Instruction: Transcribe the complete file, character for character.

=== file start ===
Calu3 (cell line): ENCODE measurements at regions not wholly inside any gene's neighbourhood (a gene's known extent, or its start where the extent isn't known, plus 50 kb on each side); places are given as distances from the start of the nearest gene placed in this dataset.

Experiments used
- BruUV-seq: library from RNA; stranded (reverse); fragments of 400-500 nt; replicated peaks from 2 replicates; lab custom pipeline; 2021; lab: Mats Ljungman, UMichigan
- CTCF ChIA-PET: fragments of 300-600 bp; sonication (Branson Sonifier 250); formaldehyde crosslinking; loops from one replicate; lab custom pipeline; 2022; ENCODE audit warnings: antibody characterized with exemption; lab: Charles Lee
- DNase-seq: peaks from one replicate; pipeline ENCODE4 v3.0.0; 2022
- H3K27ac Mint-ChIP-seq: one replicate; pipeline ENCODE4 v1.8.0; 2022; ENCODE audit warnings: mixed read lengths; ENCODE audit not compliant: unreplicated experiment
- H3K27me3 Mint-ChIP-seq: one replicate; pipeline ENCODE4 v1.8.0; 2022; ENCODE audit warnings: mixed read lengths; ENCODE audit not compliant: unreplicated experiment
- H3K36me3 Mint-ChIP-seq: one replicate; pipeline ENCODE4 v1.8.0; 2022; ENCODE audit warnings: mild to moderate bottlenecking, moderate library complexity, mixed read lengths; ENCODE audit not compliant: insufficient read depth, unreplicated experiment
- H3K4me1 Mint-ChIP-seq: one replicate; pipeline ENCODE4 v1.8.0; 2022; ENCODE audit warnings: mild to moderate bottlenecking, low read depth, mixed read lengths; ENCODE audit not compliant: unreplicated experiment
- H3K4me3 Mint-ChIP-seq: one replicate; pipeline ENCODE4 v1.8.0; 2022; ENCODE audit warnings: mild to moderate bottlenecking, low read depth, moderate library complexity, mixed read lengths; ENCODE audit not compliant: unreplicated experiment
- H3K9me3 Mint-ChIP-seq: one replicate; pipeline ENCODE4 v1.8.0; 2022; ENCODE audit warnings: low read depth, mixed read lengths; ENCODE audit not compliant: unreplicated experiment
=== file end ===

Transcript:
Calu3 (cell line): ENCODE measurements at regions not wholly inside any gene's neighbourhood (a gene's known extent, or its start where the extent isn't known, plus 50 kb on each side); places are given as distances from the start of the nearest gene placed in this dataset.

Experiments used
- BruUV-seq: library from RNA; stranded (reverse); fragments of 400-500 nt; replicated peaks from 2 replicates; lab custom pipeline; 2021; lab: Mats Ljungman, UMichigan
- CTCF ChIA-PET: fragments of 300-600 bp; sonication (Branson Sonifier 250); formaldehyde crosslinking; loops from one replicate; lab custom pipeline; 2022; ENCODE audit warnings: antibody characterized with exemption; lab: Charles Lee
- DNase-seq: peaks from one replicate; pipeline ENCODE4 v3.0.0; 2022
- H3K27ac Mint-ChIP-seq: one replicate; pipeline ENCODE4 v1.8.0; 2022; ENCODE audit warnings: mixed read lengths; ENCODE audit not compliant: unreplicated experiment
- H3K27me3 Mint-ChIP-seq: one replicate; pipeline ENCODE4 v1.8.0; 2022; ENCODE audit warnings: mixed read lengths; ENCODE audit not compliant: unreplicated experiment
- H3K36me3 Mint-ChIP-seq: one replicate; pipeline ENCODE4 v1.8.0; 2022; ENCODE audit warnings: mild to moderate bottlenecking, moderate library complexity, mixed read lengths; ENCODE audit not compliant: insufficient read depth, unreplicated experiment
- H3K4me1 Mint-ChIP-seq: one replicate; pipeline ENCODE4 v1.8.0; 2022; ENCODE audit warnings: mild to moderate bottlenecking, low read depth, mixed read lengths; ENCODE audit not compliant: unreplicated experiment
- H3K4me3 Mint-ChIP-seq: one replicate; pipeline ENCODE4 v1.8.0; 2022; ENCODE audit warnings: mild to moderate bottlenecking, low read depth, moderate library complexity, mixed read lengths; ENCODE audit not compliant: unreplicated experiment
- H3K9me3 Mint-ChIP-seq: one replicate; pipeline ENCODE4 v1.8.0; 2022; ENCODE audit warnings: low read depth, mixed read lengths; ENCODE audit not compliant: unreplicated experiment